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Analysis

They’re better off than four years ago. But four more years of Trump? Nope

2020 brings the weirdest polling anomaly in four decades

President Donald Trump walked on the South Lawn of the White House in Washington, early Sunday, June 21, 2020, after stepping off Marine One as he returned from a campaign rally in Tulsa, Okla.
President Donald Trump walked on the South Lawn of the White House in Washington, early Sunday, June 21, 2020, after stepping off Marine One as he returned from a campaign rally in Tulsa, Okla.Patrick Semansky/Associated Press

Ask Rick Johnson of Claremont, N.H., and he will tell you that he is, without a doubt, better off than he was four years ago. While Donald Trump has been president, the 32-year-old registered Republican changed careers and now is making significantly more money. He and his wife paid down debt, took their three young children on an expensive Disney World vacation last year, and this very week, there are workers installing a new roof on his house.

But ask him who he is voting for and he will tell you, without a doubt, it’s Joe Biden.

He credits his own family’s work and decisions with their success. As for Trump’s presidency he sees, “not the America that I grew to know and love.”

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Almost 40 years ago to the day, Ronald Reagan stood on a debate stage in a tight presidential election and told Americans that when they go into the voting booth they should ask themselves a simple question, “Are you better off than you were four years ago?”

Since then, that phrase has been not only part of the American political lexicon, but a short-cut question pollsters have used to gauge the mood of the country.

Heading into the home stretch of the election, if voters felt like they were generally better off, then chances are that the incumbent’s reelection prospects were generally better off also.

That’s not true this year.

In swing states and nationally, polls have found that a majority or near majority say they are better off than they were four years ago, but they see the nation on the wrong track, and want a new president.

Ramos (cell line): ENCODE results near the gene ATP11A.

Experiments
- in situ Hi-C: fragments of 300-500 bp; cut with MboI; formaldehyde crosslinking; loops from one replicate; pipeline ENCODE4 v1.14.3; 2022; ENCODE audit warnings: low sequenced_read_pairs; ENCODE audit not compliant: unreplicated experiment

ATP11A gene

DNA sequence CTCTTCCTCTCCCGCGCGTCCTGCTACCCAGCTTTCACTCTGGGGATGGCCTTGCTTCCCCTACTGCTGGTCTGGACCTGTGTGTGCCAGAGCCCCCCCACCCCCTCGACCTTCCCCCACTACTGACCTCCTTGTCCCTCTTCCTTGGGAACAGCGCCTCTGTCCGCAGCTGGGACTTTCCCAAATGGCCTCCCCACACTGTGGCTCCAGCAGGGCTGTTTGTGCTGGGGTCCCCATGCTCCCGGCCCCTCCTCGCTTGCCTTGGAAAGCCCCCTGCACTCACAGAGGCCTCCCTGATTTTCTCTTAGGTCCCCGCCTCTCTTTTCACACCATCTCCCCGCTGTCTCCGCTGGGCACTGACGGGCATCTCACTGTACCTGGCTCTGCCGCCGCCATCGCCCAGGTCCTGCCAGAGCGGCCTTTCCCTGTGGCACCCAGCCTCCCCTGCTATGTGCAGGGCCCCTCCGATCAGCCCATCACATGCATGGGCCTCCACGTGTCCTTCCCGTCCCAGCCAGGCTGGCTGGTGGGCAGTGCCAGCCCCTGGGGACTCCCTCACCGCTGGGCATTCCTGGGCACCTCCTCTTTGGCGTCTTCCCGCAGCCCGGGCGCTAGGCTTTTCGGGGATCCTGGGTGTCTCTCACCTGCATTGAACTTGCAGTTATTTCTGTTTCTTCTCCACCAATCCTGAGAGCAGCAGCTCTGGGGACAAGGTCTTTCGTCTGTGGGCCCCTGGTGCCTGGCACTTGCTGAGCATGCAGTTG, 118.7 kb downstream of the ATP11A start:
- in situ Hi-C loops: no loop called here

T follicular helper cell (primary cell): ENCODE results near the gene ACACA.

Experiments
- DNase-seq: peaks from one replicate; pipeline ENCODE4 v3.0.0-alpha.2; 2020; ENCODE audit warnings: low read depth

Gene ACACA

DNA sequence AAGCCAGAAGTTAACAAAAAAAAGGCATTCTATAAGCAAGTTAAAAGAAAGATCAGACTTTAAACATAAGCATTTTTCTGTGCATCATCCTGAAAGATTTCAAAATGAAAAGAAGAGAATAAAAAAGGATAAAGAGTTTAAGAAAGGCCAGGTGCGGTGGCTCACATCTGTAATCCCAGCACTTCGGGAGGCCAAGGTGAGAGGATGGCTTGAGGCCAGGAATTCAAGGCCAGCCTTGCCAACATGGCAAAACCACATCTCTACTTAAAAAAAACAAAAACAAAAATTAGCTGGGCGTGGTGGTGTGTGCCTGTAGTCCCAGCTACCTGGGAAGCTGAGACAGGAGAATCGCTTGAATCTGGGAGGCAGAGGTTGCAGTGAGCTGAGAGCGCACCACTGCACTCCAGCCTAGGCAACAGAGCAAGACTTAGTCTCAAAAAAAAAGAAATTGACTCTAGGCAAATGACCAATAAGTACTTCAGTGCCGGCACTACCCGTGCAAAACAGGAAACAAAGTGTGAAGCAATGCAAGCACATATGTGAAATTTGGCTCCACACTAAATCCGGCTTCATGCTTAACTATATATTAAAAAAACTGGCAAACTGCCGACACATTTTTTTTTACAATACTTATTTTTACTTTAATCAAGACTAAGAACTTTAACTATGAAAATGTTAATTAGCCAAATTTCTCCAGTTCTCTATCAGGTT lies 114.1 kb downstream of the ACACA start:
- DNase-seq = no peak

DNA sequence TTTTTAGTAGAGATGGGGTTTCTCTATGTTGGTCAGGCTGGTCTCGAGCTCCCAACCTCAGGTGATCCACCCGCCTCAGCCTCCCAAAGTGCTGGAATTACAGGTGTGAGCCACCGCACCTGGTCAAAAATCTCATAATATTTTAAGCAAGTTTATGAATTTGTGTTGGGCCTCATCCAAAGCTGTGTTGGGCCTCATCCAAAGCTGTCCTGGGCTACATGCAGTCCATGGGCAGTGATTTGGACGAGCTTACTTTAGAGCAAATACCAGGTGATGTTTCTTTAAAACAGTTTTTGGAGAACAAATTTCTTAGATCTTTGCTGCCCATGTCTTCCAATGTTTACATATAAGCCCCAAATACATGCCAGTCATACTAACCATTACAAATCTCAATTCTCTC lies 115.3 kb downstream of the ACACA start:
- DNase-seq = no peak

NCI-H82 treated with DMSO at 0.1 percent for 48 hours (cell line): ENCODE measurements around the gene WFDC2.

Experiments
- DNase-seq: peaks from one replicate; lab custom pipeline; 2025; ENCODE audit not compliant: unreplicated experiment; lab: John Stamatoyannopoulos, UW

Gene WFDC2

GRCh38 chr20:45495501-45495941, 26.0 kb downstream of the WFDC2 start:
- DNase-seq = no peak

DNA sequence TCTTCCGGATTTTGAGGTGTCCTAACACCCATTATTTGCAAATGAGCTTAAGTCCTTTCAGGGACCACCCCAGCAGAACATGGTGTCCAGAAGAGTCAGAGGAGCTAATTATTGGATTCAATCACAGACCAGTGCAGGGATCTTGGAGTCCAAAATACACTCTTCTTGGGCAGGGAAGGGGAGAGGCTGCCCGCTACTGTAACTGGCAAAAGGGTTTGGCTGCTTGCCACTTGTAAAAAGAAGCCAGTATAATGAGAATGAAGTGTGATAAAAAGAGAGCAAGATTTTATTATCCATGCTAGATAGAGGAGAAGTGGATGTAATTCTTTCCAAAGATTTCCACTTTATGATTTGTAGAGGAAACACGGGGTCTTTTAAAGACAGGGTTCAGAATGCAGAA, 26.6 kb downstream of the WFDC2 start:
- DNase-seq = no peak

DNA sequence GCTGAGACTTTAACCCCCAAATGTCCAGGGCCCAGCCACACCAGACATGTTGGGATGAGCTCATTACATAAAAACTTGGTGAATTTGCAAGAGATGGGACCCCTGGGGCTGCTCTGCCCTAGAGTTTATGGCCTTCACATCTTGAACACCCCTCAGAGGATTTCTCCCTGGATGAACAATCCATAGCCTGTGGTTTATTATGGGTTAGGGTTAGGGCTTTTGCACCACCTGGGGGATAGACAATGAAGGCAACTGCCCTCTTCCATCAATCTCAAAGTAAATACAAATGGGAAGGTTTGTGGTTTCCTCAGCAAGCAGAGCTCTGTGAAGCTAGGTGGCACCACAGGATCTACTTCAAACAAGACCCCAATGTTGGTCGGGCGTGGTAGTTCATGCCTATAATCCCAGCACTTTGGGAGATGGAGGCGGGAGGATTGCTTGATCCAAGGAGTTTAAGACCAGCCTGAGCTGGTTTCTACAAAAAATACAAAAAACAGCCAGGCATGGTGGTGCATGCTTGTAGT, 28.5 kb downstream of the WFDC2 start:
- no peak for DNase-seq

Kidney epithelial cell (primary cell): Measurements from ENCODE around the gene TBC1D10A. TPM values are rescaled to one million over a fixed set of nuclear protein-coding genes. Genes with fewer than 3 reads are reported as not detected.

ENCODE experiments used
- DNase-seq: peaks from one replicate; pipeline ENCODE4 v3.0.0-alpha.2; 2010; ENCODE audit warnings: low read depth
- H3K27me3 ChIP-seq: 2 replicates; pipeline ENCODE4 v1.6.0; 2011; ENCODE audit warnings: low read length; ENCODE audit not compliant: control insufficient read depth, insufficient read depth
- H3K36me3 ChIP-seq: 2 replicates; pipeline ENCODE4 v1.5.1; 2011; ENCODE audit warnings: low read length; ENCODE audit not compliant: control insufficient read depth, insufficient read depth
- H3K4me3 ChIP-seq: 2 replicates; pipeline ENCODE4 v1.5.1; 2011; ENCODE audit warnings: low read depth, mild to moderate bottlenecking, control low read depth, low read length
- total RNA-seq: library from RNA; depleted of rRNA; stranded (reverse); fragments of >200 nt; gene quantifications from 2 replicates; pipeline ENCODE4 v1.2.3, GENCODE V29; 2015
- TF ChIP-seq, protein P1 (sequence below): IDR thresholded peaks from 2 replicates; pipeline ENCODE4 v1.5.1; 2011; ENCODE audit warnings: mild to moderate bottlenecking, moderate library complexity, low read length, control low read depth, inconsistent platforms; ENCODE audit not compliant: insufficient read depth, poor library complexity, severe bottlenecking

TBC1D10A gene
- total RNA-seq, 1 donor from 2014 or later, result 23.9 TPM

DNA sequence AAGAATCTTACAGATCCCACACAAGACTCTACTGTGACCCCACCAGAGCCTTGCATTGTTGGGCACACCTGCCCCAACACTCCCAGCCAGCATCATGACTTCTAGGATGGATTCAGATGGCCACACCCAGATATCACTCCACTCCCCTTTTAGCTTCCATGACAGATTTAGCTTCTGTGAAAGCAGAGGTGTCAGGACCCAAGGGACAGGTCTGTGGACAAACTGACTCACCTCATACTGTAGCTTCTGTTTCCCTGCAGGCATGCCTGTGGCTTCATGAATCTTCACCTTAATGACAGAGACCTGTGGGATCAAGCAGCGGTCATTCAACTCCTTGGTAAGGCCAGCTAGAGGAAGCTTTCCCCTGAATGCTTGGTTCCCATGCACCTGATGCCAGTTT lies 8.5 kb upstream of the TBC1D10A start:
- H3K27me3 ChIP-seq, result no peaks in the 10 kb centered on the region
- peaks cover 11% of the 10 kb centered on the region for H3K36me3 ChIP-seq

“It’s clear that Biden’s destiny is not wrapped up in this question this particular year,” said David Paleologos, director of the Suffolk University Political Research Center, which conducted polls recently with the Boston Globe in Maine and New Hampshire. “It’s almost as though people are saying that their own house is in order, but that there is this dark cloud outside called COVID and the president’s inability to handle it.”

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The pair of Suffolk/Globe polls of the two New England states showed similar results. In New Hampshire, 53 percent of likely voters said they were better off than they were four years ago, compared to 29 percent who said they were worse off and 16 percent who said there was no difference. In Maine, 47 percent said they were better off than they were four years ago, 36 percent say they were worse off and 15 percent said they were the same.

Trump trailed Biden in both states.

This mirrors the polling nationally. A New York Times/Siena College national poll released on Tuesday showed 49 percent said they were better off than they were four years ago, 32 percent said they weren’t, and 16 percent said they were about the same.

There are, of course, people who are better off, credit Trump, and are giving him their vote. Kim Lewis-Lash, a massage therapist from Waldoboro, Maine, is also among those who say she is better off than she was four years ago. The 56-year-old Republican said her 401k has definitely improved during that time (though it has taken a hit lately) and that, in general, life has improved in her community.

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Sure, she isn’t a big fan of all of Trump’s antics or his tweets, but she sees Trump as “the only one who can lead us back out of this mess.”

Still, that America is currently in “a mess” is about as bipartisan as the idea that Americans are better off than they were four years ago. Consistently around two-thirds of voters say that the nation is currently on the wrong track.

Given that COVID-19 appears to be on the upswing in a majority of states, this should not be a surprise. Further, the “four years ago” question is largely seen as one about pocketbook issues that do not address COVID, foreign policy, and a racial awakening that the president has not been viewed as a leader on.

There is also just a general mood, some voters say, and that it is a problem. In the Globe/Suffolk poll of New Hampshire, 19 percent of likely voters said the most pressing issue facing the next president is the need to bring the country together. That ranked higher than eight of the nine other options offered to respondents.

Consider Maureen Adams, a 65-year-old retiree who just moved into a new adult community in Hollis, N.H. She said her family’s economic situation is better off since Trump entered the White House, "but what does that even mean when you have been going to the grocery store for months and cautiously seeing if others are wearing masks and you have to avoid them.

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“Look, some of my neighbors are able to have a second house in Florida, but they can’t go there this winter,” Adams added.

Adams, a Republican, voted for Trump in 2016. Four years later and saying she is better off, Adams is voting for Biden this time around.


James Pindell can be reached at james.pindell@globe.com. Follow him on Twitter @jamespindell.